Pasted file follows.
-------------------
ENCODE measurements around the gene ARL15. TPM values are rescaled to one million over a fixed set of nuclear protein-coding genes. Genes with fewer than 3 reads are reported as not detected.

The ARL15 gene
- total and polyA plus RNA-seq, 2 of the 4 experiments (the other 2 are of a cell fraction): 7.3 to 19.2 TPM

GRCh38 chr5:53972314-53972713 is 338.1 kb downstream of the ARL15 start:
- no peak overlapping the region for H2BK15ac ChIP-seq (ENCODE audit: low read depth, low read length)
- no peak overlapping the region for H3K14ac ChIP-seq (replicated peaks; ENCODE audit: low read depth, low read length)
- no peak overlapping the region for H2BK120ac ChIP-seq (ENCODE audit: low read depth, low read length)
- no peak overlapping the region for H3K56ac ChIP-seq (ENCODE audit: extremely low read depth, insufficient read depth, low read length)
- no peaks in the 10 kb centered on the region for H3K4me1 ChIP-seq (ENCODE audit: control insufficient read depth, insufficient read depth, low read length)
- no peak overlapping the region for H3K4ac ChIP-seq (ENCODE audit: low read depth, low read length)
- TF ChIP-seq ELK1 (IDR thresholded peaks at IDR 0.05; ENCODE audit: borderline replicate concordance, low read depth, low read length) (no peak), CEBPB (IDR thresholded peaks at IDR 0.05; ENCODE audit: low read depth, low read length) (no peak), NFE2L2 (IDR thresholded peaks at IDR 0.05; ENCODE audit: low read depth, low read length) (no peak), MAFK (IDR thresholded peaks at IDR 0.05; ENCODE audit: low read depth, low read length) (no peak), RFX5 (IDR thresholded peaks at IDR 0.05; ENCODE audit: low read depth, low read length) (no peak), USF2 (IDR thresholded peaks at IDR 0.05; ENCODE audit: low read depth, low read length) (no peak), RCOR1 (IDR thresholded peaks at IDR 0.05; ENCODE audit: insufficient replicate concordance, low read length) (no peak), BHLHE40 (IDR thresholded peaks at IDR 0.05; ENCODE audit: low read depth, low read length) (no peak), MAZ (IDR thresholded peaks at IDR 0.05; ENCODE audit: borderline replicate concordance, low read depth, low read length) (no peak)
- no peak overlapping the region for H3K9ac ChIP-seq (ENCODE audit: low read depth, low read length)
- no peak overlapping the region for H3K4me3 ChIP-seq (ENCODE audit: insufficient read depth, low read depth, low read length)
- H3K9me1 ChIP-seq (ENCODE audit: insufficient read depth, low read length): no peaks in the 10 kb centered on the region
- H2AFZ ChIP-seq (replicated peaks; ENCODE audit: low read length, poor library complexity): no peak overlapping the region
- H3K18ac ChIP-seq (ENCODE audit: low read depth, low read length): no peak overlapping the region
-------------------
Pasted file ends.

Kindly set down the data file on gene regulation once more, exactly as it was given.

ENCODE measurements around the gene ARL15. TPM values are rescaled to one million over a fixed set of nuclear protein-coding genes. Genes with fewer than 3 reads are reported as not detected.

The ARL15 gene
- total and polyA plus RNA-seq, 2 of the 4 experiments (the other 2 are of a cell fraction): 7.3 to 19.2 TPM

GRCh38 chr5:53972314-53972713 is 338.1 kb downstream of the ARL15 start:
- no peak overlapping the region for H2BK15ac ChIP-seq (ENCODE audit: low read depth, low read length)
- no peak overlapping the region for H3K14ac ChIP-seq (replicated peaks; ENCODE audit: low read depth, low read length)
- no peak overlapping the region for H2BK120ac ChIP-seq (ENCODE audit: low read depth, low read length)
- no peak overlapping the region for H3K56ac ChIP-seq (ENCODE audit: extremely low read depth, insufficient read depth, low read length)
- no peaks in the 10 kb centered on the region for H3K4me1 ChIP-seq (ENCODE audit: control insufficient read depth, insufficient read depth, low read length)
- no peak overlapping the region for H3K4ac ChIP-seq (ENCODE audit: low read depth, low read length)
- TF ChIP-seq ELK1 (IDR thresholded peaks at IDR 0.05; ENCODE audit: borderline replicate concordance, low read depth, low read length) (no peak), CEBPB (IDR thresholded peaks at IDR 0.05; ENCODE audit: low read depth, low read length) (no peak), NFE2L2 (IDR thresholded peaks at IDR 0.05; ENCODE audit: low read depth, low read length) (no peak), MAFK (IDR thresholded peaks at IDR 0.05; ENCODE audit: low read depth, low read length) (no peak), RFX5 (IDR thresholded peaks at IDR 0.05; ENCODE audit: low read depth, low read length) (no peak), USF2 (IDR thresholded peaks at IDR 0.05; ENCODE audit: low read depth, low read length) (no peak), RCOR1 (IDR thresholded peaks at IDR 0.05; ENCODE audit: insufficient replicate concordance, low read length) (no peak), BHLHE40 (IDR thresholded peaks at IDR 0.05; ENCODE audit: low read depth, low read length) (no peak), MAZ (IDR thresholded peaks at IDR 0.05; ENCODE audit: borderline replicate concordance, low read depth, low read length) (no peak)
- no peak overlapping the region for H3K9ac ChIP-seq (ENCODE audit: low read depth, low read length)
- no peak overlapping the region for H3K4me3 ChIP-seq (ENCODE audit: insufficient read depth, low read depth, low read length)
- H3K9me1 ChIP-seq (ENCODE audit: insufficient read depth, low read length): no peaks in the 10 kb centered on the region
- H2AFZ ChIP-seq (replicated peaks; ENCODE audit: low read length, poor library complexity): no peak overlapping the region
- H3K18ac ChIP-seq (ENCODE audit: low read depth, low read length): no peak overlapping the region